Organizational Pillars


“Real leaders must be ready to sacrifice all for the freedom of their people.”

  • Nelson Mandela

United for Africa’s Democratic Future is committed to working with Africans and others in promoting democracy on the continent. Democracy has helped develop and sustain peace, stability and prosperity throughout the world. However imperfect democracy is, history has yielded no better system of governance. Elected leaders are accountable to their constituents and in return, populations included in the political process feel a stake in its progress and protection. Leaders need to demonstrate progress in expanding freedom and economic opportunity and enhancing the security of their fellow citizens or know they can and will be replaced by voters. In addition, an independent judiciary, competent administration and stable institutions allow economic activity to flourish.

The journey to Constitutional democracy in Africa has been arduous. The frustrating and often tragic saga is well known. When a century or more of colonial rule gave way to newly independent states in the middle of the 20th century, borders were drawn arbitrarily, splitting tribal and regional identities. This impeded the development of a sense of nationhood in many states. Early hopes for democracy were often dashed as unscrupulous and ambitious leaders seized on political disorder and internal divisions. Many of them proceeded to empower and enrich themselves at a great cost to their people.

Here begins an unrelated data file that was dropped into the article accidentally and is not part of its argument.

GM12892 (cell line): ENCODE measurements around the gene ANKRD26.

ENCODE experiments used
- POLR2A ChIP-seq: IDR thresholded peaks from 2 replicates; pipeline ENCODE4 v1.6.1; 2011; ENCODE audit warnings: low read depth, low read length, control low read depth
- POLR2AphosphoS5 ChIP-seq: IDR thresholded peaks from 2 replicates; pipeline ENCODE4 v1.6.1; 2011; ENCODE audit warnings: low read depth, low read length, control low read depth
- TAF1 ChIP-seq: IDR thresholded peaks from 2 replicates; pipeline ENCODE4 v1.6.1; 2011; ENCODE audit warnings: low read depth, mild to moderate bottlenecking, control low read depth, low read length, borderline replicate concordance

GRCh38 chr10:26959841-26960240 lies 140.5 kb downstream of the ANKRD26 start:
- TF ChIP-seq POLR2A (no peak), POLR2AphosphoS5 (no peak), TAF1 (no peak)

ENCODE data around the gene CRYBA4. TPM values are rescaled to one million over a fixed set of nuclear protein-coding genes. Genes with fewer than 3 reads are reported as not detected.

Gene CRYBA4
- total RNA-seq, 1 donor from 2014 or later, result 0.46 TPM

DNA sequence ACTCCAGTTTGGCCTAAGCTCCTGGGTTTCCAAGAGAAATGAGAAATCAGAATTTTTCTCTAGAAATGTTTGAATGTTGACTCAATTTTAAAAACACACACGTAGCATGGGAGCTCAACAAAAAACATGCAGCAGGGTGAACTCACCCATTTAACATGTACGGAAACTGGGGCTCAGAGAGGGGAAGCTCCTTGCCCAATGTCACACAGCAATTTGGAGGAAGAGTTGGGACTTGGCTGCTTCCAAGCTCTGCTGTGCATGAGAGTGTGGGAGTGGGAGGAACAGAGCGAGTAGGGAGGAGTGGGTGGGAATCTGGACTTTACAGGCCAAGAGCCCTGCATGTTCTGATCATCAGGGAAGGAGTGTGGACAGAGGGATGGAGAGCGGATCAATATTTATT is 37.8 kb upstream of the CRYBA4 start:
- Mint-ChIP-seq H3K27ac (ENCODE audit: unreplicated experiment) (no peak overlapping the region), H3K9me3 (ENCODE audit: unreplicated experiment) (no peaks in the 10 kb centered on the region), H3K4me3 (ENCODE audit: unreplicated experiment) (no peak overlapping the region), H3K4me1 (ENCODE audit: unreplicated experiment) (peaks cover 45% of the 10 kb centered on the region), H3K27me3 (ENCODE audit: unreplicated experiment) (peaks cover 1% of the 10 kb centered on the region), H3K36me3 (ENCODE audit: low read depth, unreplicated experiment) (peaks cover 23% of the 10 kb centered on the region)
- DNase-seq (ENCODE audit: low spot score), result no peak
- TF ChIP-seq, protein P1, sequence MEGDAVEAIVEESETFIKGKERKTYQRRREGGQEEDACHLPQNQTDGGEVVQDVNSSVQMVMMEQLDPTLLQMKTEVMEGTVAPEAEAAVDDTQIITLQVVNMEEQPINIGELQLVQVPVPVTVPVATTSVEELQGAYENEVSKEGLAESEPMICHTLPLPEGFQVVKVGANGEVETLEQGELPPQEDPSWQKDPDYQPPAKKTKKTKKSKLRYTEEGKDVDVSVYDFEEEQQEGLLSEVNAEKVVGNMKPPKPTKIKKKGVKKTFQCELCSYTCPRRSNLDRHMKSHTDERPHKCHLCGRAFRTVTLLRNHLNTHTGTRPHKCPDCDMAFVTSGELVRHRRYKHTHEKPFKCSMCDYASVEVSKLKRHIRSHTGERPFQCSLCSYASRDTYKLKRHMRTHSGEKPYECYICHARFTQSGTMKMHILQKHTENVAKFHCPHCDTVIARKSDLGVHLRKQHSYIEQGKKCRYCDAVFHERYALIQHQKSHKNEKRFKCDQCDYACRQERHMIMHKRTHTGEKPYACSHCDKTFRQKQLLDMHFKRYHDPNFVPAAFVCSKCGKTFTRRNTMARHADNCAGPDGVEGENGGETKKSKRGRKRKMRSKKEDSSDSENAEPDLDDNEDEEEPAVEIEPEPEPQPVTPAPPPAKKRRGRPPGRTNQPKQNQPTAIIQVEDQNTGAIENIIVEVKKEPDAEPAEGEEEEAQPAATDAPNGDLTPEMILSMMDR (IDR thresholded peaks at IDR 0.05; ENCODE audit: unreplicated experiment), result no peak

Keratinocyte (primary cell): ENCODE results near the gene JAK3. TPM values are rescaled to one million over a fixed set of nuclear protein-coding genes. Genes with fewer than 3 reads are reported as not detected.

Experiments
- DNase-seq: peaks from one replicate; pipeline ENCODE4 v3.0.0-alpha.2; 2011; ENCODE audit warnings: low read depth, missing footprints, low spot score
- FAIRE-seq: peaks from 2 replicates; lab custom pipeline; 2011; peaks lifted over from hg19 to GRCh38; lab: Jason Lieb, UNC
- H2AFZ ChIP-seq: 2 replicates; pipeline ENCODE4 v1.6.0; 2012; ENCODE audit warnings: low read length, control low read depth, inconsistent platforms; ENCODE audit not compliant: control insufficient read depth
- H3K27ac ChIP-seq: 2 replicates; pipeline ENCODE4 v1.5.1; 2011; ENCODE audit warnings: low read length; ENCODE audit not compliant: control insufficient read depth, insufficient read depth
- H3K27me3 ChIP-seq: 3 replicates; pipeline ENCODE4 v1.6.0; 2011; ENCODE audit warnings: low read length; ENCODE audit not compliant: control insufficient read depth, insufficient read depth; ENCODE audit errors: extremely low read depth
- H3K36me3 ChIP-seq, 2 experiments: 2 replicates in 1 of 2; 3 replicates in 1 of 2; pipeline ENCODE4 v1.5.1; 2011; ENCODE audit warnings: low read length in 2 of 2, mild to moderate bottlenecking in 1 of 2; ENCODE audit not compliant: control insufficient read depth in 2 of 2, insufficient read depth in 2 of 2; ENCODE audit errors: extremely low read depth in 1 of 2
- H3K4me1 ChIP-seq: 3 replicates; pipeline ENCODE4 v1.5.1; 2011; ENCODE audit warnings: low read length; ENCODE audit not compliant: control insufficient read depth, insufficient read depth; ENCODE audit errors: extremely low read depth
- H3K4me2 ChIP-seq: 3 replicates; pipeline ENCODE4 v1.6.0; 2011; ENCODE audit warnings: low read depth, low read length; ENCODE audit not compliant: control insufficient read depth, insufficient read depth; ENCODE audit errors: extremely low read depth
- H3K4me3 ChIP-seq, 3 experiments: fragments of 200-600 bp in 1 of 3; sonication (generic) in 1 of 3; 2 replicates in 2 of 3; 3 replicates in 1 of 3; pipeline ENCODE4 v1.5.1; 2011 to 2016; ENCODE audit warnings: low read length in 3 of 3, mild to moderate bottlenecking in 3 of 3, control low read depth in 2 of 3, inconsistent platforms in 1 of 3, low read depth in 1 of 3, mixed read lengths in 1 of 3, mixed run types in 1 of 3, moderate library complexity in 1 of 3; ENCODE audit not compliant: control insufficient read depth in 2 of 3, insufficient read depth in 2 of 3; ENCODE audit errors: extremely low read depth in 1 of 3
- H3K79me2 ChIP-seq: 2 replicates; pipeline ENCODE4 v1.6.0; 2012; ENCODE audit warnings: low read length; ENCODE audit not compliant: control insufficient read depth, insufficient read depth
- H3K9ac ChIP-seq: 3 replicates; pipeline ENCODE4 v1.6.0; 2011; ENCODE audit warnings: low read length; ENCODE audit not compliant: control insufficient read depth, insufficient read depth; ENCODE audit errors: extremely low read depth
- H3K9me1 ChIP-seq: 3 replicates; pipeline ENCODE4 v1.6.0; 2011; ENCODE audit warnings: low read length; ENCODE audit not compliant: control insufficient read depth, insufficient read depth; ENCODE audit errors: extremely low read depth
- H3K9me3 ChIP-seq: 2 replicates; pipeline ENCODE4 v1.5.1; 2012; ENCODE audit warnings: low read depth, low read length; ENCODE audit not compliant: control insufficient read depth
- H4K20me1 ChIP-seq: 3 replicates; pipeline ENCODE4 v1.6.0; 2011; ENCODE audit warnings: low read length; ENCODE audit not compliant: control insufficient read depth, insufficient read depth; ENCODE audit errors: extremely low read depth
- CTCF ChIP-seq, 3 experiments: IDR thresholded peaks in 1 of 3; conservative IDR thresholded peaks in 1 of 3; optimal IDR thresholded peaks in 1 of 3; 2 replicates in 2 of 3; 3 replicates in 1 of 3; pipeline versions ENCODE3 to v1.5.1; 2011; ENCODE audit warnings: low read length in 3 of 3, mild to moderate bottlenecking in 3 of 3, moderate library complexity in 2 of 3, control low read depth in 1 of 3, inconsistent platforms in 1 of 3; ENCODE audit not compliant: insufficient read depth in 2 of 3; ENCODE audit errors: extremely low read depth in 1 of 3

Too often, corrupt strongmen were enabled by foreign governments and commercial interests who placed their short-term political and economic objectives ahead of the long-term interests of the new states and their people.

With the end of the Cold War in the 1990s, there was renewed hope that democracy could at last begin to take root in some countries, notably in South Africa, where Nelson Mandela emerged from nearly three decades in prison. He went on to win the presidency and lead his nation through reconciliation, providing an inspiration to the entire world. At the turn of the millennium, many developed countries embraced a spirit of starting anew and forgave debts that had long hampered the progress of many countries in Africa. These developments have created, however temporarily, a hospitable environment in which democracy could take root and grow.

At the same time, internal strife, poverty and natural calamities such as drought have impeded fair and free elections and the triumph of transparent democracy is far from assured. Africa’s political leadership is populated by presidents, prime ministers or monarchs who have been in power for decades. In July 2015, the president of Burundi, Pierre Nkrunziza retained power in a disputed election despite a Constitutional ban on a third term. The European Union withheld funds to conduct the election when Nkrunziza announced his intentions.  Togo’s Taure Gnassingbe won a third term, extending a tenure that began with his father 48 years ago.  Nine African countries have a leader who has been in power for 21 years or more.  When Burkina Faso’s Blaise Compaoré sought to extend his 27-year rule in October 2014, massive protests left at least three people dead. Teodoro Obiang Nguema Mbasogo has ruled Equatorial Guinea since 1979. Paul Biya has governed Cameroon since 1982. Yoweri Museveni has governed Uganda since 1986. Omar Hassan al-Bashir has governed Sudan since 1989. In Zimbabwe, 91-year-old Robert Mugabe is bequeathing a country in economic ruin and a potentially dangerous power vacuum after a reign that is now its 36th year comes to its inevitable end.